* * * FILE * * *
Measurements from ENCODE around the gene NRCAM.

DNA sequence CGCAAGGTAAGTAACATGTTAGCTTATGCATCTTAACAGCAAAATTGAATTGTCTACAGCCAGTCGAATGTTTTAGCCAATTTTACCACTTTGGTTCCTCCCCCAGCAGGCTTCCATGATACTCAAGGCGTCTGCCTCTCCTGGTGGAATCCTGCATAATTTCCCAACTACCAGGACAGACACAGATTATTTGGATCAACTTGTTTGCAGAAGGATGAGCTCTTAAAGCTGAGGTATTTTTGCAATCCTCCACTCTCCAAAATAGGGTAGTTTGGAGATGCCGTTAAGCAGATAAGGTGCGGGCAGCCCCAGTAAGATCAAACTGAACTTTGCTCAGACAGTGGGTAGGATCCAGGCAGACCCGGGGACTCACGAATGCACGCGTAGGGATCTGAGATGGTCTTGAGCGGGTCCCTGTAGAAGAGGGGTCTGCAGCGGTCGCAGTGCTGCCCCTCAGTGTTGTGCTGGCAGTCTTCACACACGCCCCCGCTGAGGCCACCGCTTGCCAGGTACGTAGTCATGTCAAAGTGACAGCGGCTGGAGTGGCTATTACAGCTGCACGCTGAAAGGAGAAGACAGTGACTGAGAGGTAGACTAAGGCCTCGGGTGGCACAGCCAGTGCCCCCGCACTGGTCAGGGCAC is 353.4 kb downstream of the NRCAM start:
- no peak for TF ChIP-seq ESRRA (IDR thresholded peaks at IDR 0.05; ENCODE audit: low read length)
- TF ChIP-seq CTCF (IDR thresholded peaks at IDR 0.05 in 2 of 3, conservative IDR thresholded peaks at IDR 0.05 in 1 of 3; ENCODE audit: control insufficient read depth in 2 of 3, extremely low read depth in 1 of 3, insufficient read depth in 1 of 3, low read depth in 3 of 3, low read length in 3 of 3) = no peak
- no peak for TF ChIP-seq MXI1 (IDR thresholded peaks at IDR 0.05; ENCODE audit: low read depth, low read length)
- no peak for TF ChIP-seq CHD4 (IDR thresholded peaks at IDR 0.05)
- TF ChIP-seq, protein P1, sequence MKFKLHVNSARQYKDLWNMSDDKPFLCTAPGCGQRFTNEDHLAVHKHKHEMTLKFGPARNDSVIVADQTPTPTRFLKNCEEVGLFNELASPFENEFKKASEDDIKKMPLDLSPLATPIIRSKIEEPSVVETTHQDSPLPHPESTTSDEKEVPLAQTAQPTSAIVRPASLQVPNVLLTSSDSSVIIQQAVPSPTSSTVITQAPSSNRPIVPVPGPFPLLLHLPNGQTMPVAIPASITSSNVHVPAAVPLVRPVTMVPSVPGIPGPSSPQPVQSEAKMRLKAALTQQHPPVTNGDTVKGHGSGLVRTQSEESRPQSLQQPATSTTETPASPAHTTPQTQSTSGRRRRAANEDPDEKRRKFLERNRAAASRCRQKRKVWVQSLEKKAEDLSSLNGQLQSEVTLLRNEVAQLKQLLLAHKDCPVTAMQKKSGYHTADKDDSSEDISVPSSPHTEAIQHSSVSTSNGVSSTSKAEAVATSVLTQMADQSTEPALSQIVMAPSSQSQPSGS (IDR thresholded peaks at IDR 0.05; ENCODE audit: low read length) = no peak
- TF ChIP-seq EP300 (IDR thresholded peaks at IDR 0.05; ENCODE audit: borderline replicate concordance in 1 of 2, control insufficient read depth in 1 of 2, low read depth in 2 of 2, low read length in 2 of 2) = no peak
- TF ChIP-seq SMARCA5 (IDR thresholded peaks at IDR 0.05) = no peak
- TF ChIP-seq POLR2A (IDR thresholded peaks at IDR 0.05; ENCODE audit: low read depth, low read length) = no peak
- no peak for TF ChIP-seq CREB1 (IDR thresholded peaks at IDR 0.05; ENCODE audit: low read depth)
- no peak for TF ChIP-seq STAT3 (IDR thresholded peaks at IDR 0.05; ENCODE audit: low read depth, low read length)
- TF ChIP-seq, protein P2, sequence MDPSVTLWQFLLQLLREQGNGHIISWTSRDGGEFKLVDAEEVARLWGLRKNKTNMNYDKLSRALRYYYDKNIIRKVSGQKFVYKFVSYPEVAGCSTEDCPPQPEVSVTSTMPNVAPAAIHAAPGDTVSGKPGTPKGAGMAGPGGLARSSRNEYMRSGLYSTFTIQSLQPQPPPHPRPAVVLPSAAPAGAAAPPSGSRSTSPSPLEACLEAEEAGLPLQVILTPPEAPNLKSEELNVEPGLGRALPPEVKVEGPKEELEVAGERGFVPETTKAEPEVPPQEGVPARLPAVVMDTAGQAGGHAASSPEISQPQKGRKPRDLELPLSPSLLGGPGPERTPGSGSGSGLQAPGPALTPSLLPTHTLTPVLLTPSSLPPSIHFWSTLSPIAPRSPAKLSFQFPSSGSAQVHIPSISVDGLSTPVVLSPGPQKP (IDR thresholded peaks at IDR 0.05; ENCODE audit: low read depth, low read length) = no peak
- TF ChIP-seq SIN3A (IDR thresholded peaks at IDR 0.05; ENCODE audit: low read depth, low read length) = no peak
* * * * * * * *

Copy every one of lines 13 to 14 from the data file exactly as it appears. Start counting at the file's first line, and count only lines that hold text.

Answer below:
- TF ChIP-seq, protein P2, sequence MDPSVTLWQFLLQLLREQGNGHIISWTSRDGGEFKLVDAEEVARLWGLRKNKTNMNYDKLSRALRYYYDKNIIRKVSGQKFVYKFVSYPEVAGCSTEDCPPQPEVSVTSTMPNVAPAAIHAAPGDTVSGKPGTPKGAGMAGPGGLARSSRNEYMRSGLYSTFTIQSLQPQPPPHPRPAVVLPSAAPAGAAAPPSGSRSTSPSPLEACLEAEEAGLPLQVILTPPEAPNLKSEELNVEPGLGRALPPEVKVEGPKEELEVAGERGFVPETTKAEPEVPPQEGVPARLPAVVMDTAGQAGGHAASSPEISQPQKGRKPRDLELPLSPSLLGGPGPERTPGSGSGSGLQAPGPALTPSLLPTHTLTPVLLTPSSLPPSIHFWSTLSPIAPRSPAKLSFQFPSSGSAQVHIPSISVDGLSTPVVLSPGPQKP (IDR thresholded peaks at IDR 0.05; ENCODE audit: low read depth, low read length) = no peak
- TF ChIP-seq SIN3A (IDR thresholded peaks at IDR 0.05; ENCODE audit: low read depth, low read length) = no peak